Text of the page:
A world renowned harpist who was forced to pull out of a major festival last year, because she was battling breast cancer, is keeping her promise to perform at this year’s event instead.
Former Royal Harpist, Catrin Finch will have a starring role at the Wales Harp Festival at Galeri in Caernarfon on April 17 and 18.
After being diagnosed with stage-three breast cancer, she had seven rounds of chemotherapy over four months and underwent a double mastectomy at Velindre Cancer Centre in Cardiff.
In 2000 Ms Finch, who hails originally from Llanon, in Ceredigion, became the first person since 1872 to hold the post of Royal Harpist.
Her four years playing for the Prince of Wales provided a springboard to a glittering, career.
Since then, she has performed extensively throughout the USA, South America, the Middle East, Asia, Australia and Europe, both as a soloist, and appearing with many of the world’s top orchestras.
She said: ““I was determined to perform at this year’s Wales Harp Festival because Elinor Bennett, the festival director, was my harp teacher for many years.
“I’m so looking forward to it and I’m just sad I had to miss out on last year’s event. It just wasn’t possible due to the treatment I was having for my breast cancer.
“But that’s all done now and I feel that journey is behind me. I’ve come out of the other side. I’m back doing what I love and have an incredibly busy schedule ahead of me.
“It was a horrible time, there’s no question of that. Unfortunately I have a faulty gene that left me susceptible to breast cancer.
“The worse thing, in some ways, was that I couldn’t play the harp for a couple of months, between September and October. That was difficult as I try and practice every day when my schedule allows.
“It was strange not playing but I can now put that behind me and get on with my life. I just have to be thankful.”
Catrin added: “ I will be performing works by French harpists who were composing at the time of the Treaty of Versailles, one hundred years ago, as well as music by Bach, Piazzola and William Mathias.
“While I’ll be performing a more classical programme, Monika will be performing more of her own jazz-based compositions. It will be an interesting mix of styles.
“I’m really looking forward to playing in Caernarfon as I’m currently heavily involved working on a project with Seckou Keita, a Senegalese kora player and drummer.
“We have together released two albums and are touring, bringing a collaboration of very different music styles to a wider audience. I couldn’t be more delighted with the way the music we perform has been received.
“I’m also working on bringing the World Harp Congress to Cardiff in 2020. That will be a similar event to those organised by Elinor Bennett in North Wales and it will be nice to see how she puts her very successful festivals together.”
Just like the Olympics, the International Harp Festival is held every four years and in the intervening years the smaller-scale Wales Harp Festival is to encourage young harpists and develop audiences.
Elinor said: “The festival grew out of the Easter harp schools my father (Emrys Bennett Owen) and I organised more than four decades ago.
“As well as welcoming Catrin Finch and Monika Stadler to perform in Caernarfon, harp classes and workshops will be held during the day for harp learners of all ages,with a team of experienced teachers from North Wales – Dafydd Huw, Catrin Morris-Jones, Elfair Grug and Elinor Bennett.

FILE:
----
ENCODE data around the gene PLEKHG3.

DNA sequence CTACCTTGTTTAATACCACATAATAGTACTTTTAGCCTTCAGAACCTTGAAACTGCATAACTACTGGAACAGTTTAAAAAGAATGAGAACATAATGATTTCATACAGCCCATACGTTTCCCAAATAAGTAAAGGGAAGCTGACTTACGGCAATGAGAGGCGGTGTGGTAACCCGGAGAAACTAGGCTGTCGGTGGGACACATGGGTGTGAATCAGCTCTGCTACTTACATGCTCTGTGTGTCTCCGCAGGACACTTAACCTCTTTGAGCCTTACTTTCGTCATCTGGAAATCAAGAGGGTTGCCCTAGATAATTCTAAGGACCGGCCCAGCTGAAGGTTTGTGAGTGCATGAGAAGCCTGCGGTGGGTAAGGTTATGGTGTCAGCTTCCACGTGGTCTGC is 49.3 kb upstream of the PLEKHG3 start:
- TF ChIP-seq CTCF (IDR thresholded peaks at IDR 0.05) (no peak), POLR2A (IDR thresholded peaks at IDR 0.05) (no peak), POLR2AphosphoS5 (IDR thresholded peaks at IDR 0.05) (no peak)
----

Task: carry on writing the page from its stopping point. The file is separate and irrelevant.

“On April 17t the competition to commemorate the renowned harpist, Nansi Richards, who died in 1979, will be held. The Scholarship, worth £1500, will be awarded to a young harpist from Wales or living in Wales.
“The deadline to enter for the Nansi Richards Competition is Monday, March 15, and the deadline for a place in the classes and workshops is the following Friday, March 22.”
The theme of this year’s festival is the June 1919 signing of the Treaty of Versailles which helped bring an end to the Great War.
The then Prime Minister David Lloyd George, who represented Caernarfon, played a big role in bringing peace to Europe after the treaty was signed.
Festival Director Elinor Bennett said: “He was instrumental in the signing of the Treaty of Versailles which helped bring an end to the dreadful war.
“I think it’s important we celebrate the signing of the treaty and the role David Lloyd George played in the negotiations.
“Not long after it was signed, the legendary Welsh harpist Nansi Richards was invited to Downing Street to play the harp for David Lloyd George and his family so there is a real connection insofar as the festival is concerned.”
“We wanted to commemorate the centenary of the signing of the treaty which is why Catrin will perform the work of three very influential French composers and harpists during the festival.
“I’m also looking forward to hearing the work of and Monika Stadler who will be performing many of her own jazz-based compositions.
“Monika, who lives in Vienna, is like a breath of fresh air and brings a whole new dimension to the world of harp music with her jazz, folk, classical and improvised compositions. She recently released an album of music entitled “Song of the Welsh Hills.”
“It’s going to be another amazing two-day festival packed full of concerts, classes and workshops.
“I’d encourage anyone who has a love of harp music to get a ticket for the concerts and anyone who wants to learn more about playing the harp to enrol in the classes or workshops.”